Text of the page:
Posts tagged crime
Lindsay Lohan checked in at the Betty Ford Clinic this week, marking at least the seventh time she’s been in rehab. Lohan’s case isn’t even all that unusual, as the New York Daily News points out with a slideshow featuring over 40 celebrities who have been in rehab. Meanwhile, Gawker published a guide to the most popular rehab centers among celebrities.
But it raises the question: Does court-ordered rehab work?
Should America’s teachers take up arms to protect children? That’s the idea some out there have proposed to stop another Sandy Hook tragedy. But does this really make sense, or does it just create a whole new set of problems? Laci takes a look.
When former CIA Director David Petraeus cheated, questions were raised about the legality of public officials having affairs.
When is it a crime to have an affair? Can affairs compromise national security? Or are Americans just prudish? Why can foreign dignitaries indulge in salacious private lives without repercussion, while Americans face career-ending public scrutiny?
Sometimes justice tastes sweet! The National Archives holds the records for many Federal court cases, including this one from 1957 when the Life Savers Corporation sued the Curtiss Candy Company for trademark infringement.Depositions of witnesses were taken in different cities to show that consumers were so used to simply reaching for the multi-colored packaging of Life Savers that Curtiss would be able to take advantage of this with its own colored label. One witness, Lillian Poshkus of St. Louis, when asked about her candy purchase, answered, “I just go right up to the counter and I see the different colored package and I pick that up, put it on the counter and pay for it.” Several others answered similarly.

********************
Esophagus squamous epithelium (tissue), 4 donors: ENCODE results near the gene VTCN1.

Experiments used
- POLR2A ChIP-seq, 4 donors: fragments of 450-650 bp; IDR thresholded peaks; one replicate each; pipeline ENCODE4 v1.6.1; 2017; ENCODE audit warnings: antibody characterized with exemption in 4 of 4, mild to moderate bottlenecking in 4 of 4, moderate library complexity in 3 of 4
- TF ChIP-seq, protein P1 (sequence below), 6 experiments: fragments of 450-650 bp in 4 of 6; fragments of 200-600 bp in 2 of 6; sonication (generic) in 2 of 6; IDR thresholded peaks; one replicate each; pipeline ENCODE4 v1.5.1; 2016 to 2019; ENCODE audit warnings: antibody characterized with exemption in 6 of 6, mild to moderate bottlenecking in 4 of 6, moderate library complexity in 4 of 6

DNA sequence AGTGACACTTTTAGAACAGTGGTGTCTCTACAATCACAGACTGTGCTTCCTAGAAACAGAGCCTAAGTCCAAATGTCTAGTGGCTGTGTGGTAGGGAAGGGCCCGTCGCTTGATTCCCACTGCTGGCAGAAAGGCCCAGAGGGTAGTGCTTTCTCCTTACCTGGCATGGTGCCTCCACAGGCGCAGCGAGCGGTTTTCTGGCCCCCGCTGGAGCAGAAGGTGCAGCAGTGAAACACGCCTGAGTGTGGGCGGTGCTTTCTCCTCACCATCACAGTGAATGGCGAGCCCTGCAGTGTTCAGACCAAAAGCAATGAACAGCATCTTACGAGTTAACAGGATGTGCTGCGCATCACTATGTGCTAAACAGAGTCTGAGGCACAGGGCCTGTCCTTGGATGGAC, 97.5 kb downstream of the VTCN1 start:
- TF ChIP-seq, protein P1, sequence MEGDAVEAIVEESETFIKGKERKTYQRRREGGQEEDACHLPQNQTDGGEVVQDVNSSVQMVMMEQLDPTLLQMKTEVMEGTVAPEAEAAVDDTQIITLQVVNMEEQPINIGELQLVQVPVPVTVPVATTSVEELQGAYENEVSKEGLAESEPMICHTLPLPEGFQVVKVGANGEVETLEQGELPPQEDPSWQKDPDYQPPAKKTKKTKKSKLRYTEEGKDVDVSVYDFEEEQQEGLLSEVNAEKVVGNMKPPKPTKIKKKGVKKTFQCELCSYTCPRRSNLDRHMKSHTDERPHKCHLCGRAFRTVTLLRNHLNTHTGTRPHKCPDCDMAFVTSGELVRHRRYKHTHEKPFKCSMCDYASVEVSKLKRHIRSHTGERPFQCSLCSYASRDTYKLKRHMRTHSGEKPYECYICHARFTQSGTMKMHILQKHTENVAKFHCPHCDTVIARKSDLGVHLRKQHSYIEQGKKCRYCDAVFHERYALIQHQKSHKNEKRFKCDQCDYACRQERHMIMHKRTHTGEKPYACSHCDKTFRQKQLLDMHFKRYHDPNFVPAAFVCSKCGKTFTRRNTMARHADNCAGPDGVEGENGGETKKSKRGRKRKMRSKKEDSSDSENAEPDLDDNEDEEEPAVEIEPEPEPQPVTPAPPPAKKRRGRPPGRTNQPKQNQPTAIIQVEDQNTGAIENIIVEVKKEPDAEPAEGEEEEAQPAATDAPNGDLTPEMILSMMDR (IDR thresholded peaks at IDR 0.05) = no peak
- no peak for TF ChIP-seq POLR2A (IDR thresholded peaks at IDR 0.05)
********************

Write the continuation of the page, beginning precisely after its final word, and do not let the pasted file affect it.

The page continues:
Who won? Read the full blog post on NARAtions.
*laughing* are they serious? i’m pretty sure i know fruit stripe gum when i see it.
Seven masterpieces, including paintings by Picasso, Matisse, Monet and Gauguin, were stolen in a pre-dawn heist Tuesday at Rotterdam’s Kunsthal museum, the biggest such theft in the Netherlands in two decades.
“A major investigation is under way and forensics are at the scene,” Rotterdam police spokeswoman Patricia Wessels said. “We’re investigating how they got access, what time it happened and who did it.”
“We’re a bit shocked that something like this happens here and at the same time we have some respect for thieves who got away with something likes this,” said student Ibo Bose, disappointed not to be able to visit the museum.
The recent story of a Miami man, 31-year-old Rudy Eugene, who went on a naked rampage, attacking a homeless man and chewing off his face before being shot dead by police, has caught national attention because of the horrific nature of the crime. The news has also brought to light a drug that has since mostly escaped national attention, a narcotic that apparently goes by the street name, “bath salts.”
Given the grisly and bizarre nature of the events that unfolded on May 26, it’s almost certain that this drug will merit a closer look by police and public health authorities.
What happens when a blond, blue-eyed cheerleader accuses her school’s black star athlete of rape? Well, first, she’s kicked off the squad for refusing to cheer for him. My report on how this three-year-old case continues to roil Silsbee, Texas.
“The most humiliating moment for the teen came not on the night of the alleged assault, or even on her first day back to school, where shrieks of “slut!” ricocheted in the halls. It came four months later, as she stood on the sidelines of a tournament basketball game, clutching a pompon in each hand.”
this is a must read for today…
Elizabeth Short, also known as the Black Dahlia, came to Los Angeles in the 1940s seeking fame. Her murder in 1947 sparked a media frenzy that captured the public’s attention — and even led to several false confessions.
Jimmy Hoffa was last seen outside a restaurant in suburban Detroit — never to be seen again.
During the 1960s and 1970s, the San Francisco area was terrorized by a serial killer who called himself “The Zodiac” in his first of many letters sent to the San Francisco Chronicle documenting his crimes over the years.
More famous unsolved cases here.